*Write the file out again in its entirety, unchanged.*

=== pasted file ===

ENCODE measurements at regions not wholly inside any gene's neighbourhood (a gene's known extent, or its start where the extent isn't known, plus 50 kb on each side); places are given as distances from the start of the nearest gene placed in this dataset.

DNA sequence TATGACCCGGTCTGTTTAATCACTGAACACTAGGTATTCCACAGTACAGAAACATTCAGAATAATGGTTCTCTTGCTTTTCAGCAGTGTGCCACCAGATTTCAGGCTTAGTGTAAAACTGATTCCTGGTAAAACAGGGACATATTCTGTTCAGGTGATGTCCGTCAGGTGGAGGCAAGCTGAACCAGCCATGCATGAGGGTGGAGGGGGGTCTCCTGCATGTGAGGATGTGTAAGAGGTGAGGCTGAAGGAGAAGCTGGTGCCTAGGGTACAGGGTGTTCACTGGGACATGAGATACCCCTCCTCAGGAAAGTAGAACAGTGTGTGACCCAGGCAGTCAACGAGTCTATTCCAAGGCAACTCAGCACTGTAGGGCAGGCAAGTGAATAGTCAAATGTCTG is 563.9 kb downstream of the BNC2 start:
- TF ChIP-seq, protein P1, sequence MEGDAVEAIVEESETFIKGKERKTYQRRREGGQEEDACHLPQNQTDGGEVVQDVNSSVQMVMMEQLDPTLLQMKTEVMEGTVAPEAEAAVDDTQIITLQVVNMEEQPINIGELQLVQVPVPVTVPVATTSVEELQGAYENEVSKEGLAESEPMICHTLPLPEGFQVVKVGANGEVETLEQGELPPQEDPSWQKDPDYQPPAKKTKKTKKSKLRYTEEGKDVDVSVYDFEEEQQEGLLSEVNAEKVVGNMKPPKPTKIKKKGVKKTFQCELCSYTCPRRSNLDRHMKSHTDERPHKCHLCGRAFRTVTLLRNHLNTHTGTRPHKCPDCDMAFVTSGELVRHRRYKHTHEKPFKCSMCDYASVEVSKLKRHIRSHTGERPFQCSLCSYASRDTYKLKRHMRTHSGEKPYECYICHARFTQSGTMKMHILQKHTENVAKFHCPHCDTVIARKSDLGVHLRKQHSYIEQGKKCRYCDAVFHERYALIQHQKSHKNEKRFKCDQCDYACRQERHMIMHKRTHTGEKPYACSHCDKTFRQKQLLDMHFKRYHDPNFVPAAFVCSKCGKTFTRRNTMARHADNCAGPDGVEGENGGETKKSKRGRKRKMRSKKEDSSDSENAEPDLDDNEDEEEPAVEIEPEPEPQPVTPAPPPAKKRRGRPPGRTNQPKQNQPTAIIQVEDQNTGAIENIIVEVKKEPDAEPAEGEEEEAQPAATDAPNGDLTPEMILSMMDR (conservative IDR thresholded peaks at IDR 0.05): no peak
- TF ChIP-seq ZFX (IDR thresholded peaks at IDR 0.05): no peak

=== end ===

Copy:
ENCODE measurements at regions not wholly inside any gene's neighbourhood (a gene's known extent, or its start where the extent isn't known, plus 50 kb on each side); places are given as distances from the start of the nearest gene placed in this dataset.

DNA sequence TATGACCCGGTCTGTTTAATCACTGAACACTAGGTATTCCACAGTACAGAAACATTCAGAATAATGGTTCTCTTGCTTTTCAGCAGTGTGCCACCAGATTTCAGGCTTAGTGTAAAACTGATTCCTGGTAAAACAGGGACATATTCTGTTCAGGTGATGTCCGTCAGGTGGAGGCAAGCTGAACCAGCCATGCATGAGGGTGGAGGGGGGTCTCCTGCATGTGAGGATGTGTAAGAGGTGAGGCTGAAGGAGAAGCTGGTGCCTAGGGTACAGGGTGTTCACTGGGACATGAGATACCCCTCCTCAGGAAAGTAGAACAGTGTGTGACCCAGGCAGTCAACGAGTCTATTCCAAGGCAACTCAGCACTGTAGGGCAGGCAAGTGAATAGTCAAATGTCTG is 563.9 kb downstream of the BNC2 start:
- TF ChIP-seq, protein P1, sequence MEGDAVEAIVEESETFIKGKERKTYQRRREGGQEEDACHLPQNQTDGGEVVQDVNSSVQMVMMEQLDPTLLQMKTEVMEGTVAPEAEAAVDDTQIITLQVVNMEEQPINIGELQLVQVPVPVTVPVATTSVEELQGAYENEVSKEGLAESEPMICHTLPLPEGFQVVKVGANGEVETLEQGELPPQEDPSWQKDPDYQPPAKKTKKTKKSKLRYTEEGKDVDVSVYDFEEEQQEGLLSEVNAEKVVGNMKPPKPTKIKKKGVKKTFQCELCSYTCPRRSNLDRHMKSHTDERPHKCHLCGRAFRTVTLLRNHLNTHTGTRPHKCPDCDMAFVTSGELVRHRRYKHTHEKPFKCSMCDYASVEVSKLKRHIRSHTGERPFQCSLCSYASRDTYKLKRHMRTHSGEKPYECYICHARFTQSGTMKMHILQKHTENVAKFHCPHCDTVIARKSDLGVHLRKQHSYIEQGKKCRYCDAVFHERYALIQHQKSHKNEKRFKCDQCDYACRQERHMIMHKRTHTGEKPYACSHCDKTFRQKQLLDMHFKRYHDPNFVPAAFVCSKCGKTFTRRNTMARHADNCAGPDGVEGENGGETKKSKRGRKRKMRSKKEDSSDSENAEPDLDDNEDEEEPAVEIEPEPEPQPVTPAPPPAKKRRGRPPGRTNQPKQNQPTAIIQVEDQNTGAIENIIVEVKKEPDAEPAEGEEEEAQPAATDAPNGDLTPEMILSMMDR (conservative IDR thresholded peaks at IDR 0.05): no peak
- TF ChIP-seq ZFX (IDR thresholded peaks at IDR 0.05): no peak